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Post-gonococcal cervicitis and post-gonococcal urethritis. A study of their epidemiological correlation and the role of Chlamydia trachomatis in their aetiology.
  1. O P Arya,
  2. H Mallinson,
  3. S S Pareek,
  4. A D Goddard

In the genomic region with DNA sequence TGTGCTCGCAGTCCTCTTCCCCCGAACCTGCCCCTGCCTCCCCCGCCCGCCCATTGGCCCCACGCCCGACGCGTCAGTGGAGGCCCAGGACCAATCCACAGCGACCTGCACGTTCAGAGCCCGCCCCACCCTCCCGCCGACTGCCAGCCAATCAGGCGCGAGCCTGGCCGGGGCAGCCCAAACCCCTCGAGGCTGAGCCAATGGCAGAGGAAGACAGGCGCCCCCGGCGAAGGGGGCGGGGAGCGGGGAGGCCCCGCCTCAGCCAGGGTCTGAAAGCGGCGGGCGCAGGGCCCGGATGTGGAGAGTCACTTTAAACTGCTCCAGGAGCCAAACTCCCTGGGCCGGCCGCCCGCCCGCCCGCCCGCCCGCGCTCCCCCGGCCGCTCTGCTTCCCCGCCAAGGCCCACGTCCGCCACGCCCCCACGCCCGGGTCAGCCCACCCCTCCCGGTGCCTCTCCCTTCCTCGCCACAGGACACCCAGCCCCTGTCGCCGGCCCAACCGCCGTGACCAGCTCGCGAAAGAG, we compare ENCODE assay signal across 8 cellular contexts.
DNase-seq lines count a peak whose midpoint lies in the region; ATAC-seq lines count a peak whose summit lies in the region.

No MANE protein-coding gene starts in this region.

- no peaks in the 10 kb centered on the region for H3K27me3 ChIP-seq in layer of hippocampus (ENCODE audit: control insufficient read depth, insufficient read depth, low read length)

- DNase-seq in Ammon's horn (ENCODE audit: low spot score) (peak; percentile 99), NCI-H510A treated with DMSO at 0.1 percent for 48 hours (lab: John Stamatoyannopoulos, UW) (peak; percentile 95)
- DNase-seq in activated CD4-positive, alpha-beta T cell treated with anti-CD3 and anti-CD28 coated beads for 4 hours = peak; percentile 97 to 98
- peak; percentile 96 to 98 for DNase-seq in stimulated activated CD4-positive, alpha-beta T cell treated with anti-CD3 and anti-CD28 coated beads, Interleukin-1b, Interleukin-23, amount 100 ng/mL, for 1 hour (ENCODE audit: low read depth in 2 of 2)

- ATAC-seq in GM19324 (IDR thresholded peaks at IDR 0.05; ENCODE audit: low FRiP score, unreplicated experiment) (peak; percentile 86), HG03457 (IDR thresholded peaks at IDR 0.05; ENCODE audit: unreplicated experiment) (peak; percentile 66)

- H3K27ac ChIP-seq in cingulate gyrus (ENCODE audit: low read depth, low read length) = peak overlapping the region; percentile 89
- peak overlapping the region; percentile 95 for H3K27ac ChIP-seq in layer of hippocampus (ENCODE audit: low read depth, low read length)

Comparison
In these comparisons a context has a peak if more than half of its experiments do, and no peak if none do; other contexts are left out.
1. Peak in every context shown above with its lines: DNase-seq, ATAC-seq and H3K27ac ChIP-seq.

In a study of 157 men and 141 women with gonorrhoea post-gonococcal urethritis (PGU) in men was significantly more common among chlamydia-positive (76%) than among chlamydia-negative (22.5%) patients. Clinical investigations of PGU detected 95% of the patients infected with C trachomatis. PGU was, however, asymptomatic in over half of the patients and a careful follow-up for 3-6 weeks was necessary to detect between 80% and over 90% of cases. PGU was not related to age, past history of gonorrhoea or non-gonococcal urethritis, severity of gonococcal infection, or chlamydial inclusion count. Although post-gonococcal cervicitis (PGC) in women was an identifiable entity, it was detected in only one-third of chlamydia-positive patients. PGC was significantly associated with the 20-29 year-old age group but was not related to symptoms or chlamydial inclusion count. In the absence of facilities for culturing chlamydia, selection on an epidemiological basis of all female consorts of men with PGU, together with the remaining women with PGC, would have resulted in some unnecessary treatments and left untreated up to 30% of those harbouring C trachomatis.

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